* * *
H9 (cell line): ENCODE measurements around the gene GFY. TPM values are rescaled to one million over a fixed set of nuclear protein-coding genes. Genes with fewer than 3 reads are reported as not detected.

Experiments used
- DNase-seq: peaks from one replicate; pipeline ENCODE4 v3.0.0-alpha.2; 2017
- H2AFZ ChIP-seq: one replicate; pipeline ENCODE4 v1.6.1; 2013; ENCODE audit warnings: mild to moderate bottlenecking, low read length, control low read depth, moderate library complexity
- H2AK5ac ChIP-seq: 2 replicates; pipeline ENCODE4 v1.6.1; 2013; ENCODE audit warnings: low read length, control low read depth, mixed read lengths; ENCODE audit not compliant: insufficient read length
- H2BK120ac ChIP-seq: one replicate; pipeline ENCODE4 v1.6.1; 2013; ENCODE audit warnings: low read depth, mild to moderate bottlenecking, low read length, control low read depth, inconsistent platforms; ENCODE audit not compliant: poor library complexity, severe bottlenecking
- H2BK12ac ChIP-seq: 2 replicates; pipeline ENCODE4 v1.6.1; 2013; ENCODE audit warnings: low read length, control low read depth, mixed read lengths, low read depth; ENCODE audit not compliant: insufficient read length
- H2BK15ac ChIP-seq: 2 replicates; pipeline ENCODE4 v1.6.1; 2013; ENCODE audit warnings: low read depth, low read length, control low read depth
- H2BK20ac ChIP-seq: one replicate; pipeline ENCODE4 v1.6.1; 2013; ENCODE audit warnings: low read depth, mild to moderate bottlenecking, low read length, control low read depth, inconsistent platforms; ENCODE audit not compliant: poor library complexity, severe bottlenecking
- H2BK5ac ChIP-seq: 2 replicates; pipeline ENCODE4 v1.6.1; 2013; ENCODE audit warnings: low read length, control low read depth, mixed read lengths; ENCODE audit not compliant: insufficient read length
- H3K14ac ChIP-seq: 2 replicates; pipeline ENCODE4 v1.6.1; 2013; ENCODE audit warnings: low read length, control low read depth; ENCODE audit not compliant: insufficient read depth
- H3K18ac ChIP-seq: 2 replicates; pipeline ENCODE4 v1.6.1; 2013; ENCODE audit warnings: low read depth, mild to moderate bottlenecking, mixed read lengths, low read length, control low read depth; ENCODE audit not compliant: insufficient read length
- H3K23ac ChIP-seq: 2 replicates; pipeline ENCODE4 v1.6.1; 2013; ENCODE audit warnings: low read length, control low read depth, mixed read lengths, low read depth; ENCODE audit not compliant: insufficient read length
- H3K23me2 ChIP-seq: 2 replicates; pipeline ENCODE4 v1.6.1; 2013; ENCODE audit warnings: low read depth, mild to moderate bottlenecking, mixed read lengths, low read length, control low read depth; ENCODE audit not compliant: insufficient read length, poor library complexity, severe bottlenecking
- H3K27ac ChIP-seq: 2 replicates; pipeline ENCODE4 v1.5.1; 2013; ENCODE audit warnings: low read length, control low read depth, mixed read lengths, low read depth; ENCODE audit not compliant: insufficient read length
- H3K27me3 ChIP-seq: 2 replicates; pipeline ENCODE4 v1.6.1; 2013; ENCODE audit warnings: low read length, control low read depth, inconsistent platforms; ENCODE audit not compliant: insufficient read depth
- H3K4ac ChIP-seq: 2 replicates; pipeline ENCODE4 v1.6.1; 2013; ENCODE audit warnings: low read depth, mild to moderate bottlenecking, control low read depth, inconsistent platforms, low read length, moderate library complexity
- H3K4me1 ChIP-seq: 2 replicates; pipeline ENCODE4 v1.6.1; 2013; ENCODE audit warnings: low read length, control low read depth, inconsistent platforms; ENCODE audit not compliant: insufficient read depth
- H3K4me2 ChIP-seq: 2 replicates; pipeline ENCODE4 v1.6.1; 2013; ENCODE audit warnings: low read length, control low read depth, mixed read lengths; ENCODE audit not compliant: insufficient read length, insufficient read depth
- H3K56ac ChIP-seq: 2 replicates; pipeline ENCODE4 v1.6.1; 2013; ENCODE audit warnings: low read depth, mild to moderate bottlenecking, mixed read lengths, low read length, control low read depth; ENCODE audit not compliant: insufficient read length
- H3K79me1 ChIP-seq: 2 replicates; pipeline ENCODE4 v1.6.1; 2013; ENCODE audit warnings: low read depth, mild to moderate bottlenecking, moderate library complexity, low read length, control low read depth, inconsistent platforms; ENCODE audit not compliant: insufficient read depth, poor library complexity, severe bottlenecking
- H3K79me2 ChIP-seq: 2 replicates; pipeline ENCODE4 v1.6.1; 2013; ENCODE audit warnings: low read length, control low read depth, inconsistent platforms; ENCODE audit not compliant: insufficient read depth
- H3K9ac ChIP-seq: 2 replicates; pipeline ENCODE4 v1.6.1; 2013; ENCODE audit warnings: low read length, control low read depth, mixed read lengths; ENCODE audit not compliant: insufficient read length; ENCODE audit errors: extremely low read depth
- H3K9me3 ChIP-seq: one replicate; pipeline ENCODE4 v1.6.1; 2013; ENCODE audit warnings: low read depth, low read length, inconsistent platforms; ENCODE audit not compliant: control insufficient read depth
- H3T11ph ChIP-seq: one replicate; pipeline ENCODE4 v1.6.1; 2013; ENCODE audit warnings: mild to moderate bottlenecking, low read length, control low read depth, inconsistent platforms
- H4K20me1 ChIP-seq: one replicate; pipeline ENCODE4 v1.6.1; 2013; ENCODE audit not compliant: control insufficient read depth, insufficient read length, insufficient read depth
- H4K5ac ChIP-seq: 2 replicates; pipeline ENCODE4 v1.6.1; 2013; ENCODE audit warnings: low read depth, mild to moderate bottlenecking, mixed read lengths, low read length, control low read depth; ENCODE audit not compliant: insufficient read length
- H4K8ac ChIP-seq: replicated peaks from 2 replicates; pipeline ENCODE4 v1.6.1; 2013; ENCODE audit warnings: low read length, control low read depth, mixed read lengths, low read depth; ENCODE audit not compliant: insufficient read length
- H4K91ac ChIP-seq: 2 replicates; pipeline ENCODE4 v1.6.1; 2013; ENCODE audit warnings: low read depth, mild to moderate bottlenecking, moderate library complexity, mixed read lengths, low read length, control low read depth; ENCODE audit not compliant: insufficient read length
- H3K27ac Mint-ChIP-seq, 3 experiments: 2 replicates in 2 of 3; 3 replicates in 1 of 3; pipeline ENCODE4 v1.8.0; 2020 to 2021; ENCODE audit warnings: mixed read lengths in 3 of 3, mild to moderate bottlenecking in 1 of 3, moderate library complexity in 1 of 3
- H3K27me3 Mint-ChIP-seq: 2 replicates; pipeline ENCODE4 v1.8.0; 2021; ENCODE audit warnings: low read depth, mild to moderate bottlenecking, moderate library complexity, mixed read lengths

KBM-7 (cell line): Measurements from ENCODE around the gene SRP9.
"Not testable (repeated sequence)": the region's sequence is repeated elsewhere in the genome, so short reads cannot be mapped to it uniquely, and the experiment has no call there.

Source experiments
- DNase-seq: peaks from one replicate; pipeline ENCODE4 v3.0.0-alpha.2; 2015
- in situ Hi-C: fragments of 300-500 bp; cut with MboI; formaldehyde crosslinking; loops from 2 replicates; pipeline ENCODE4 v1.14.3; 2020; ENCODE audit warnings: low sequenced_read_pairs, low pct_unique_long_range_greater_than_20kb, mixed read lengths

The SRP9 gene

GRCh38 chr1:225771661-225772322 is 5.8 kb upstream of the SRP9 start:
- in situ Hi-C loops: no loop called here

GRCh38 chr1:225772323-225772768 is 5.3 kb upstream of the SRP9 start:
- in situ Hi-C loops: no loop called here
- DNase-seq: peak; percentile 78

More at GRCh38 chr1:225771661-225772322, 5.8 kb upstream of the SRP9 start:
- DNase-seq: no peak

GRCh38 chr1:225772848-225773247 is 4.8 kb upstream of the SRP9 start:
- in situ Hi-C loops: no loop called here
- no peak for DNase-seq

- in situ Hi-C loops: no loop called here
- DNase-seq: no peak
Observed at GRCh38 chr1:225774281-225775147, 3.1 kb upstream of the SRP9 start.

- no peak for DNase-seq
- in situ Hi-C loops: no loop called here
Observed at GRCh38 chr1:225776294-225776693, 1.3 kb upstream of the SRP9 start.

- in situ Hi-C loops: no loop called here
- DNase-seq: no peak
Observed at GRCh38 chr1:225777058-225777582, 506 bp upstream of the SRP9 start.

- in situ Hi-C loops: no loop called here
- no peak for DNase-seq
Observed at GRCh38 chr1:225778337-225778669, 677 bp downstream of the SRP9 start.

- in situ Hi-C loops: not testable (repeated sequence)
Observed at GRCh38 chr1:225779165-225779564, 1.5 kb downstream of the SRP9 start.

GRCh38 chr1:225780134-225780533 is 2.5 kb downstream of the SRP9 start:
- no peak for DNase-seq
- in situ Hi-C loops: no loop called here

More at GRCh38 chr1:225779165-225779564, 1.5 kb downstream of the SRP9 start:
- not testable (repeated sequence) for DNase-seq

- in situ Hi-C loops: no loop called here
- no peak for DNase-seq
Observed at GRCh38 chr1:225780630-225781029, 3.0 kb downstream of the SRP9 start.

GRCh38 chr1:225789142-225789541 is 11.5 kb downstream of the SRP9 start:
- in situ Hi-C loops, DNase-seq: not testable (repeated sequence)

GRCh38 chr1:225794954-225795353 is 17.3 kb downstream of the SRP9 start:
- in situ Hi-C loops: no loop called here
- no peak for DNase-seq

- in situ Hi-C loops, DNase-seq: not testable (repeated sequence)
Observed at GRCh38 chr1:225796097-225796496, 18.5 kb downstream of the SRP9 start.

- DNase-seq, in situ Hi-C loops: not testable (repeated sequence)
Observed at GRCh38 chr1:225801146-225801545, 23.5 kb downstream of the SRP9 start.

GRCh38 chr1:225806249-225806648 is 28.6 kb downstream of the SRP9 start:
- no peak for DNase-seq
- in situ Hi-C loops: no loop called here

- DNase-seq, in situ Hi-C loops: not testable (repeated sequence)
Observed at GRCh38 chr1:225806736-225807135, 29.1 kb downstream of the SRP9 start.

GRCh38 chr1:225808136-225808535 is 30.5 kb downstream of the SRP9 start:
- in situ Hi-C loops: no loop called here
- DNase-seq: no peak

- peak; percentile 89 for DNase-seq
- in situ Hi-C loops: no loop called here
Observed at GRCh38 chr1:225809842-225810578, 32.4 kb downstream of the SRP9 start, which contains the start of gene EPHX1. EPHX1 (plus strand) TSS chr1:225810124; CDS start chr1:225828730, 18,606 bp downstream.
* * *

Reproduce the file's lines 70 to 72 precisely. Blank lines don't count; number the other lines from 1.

GRCh38 chr1:225789142-225789541 is 11.5 kb downstream of the SRP9 start:
- in situ Hi-C loops, DNase-seq: not testable (repeated sequence)

GRCh38 chr1:225794954-225795353 is 17.3 kb downstream of the SRP9 start: